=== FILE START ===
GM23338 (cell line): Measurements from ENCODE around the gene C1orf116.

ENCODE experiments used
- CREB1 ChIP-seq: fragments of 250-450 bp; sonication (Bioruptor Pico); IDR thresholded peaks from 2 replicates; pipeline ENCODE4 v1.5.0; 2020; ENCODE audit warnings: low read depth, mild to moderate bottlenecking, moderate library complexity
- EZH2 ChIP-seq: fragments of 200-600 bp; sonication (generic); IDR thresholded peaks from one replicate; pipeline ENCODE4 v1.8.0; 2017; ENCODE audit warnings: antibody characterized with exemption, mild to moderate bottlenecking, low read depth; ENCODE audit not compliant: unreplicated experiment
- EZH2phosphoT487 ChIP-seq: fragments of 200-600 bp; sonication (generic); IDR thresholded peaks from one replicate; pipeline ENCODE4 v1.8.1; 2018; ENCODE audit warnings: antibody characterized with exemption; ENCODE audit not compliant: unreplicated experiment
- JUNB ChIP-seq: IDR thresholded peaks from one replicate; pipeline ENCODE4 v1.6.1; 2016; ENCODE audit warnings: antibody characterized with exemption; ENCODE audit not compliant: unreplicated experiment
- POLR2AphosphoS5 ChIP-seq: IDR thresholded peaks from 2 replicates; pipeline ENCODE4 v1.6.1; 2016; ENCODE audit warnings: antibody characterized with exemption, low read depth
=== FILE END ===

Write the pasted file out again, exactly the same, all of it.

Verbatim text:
GM23338 (cell line): Measurements from ENCODE around the gene C1orf116.

ENCODE experiments used
- CREB1 ChIP-seq: fragments of 250-450 bp; sonication (Bioruptor Pico); IDR thresholded peaks from 2 replicates; pipeline ENCODE4 v1.5.0; 2020; ENCODE audit warnings: low read depth, mild to moderate bottlenecking, moderate library complexity
- EZH2 ChIP-seq: fragments of 200-600 bp; sonication (generic); IDR thresholded peaks from one replicate; pipeline ENCODE4 v1.8.0; 2017; ENCODE audit warnings: antibody characterized with exemption, mild to moderate bottlenecking, low read depth; ENCODE audit not compliant: unreplicated experiment
- EZH2phosphoT487 ChIP-seq: fragments of 200-600 bp; sonication (generic); IDR thresholded peaks from one replicate; pipeline ENCODE4 v1.8.1; 2018; ENCODE audit warnings: antibody characterized with exemption; ENCODE audit not compliant: unreplicated experiment
- JUNB ChIP-seq: IDR thresholded peaks from one replicate; pipeline ENCODE4 v1.6.1; 2016; ENCODE audit warnings: antibody characterized with exemption; ENCODE audit not compliant: unreplicated experiment
- POLR2AphosphoS5 ChIP-seq: IDR thresholded peaks from 2 replicates; pipeline ENCODE4 v1.6.1; 2016; ENCODE audit warnings: antibody characterized with exemption, low read depth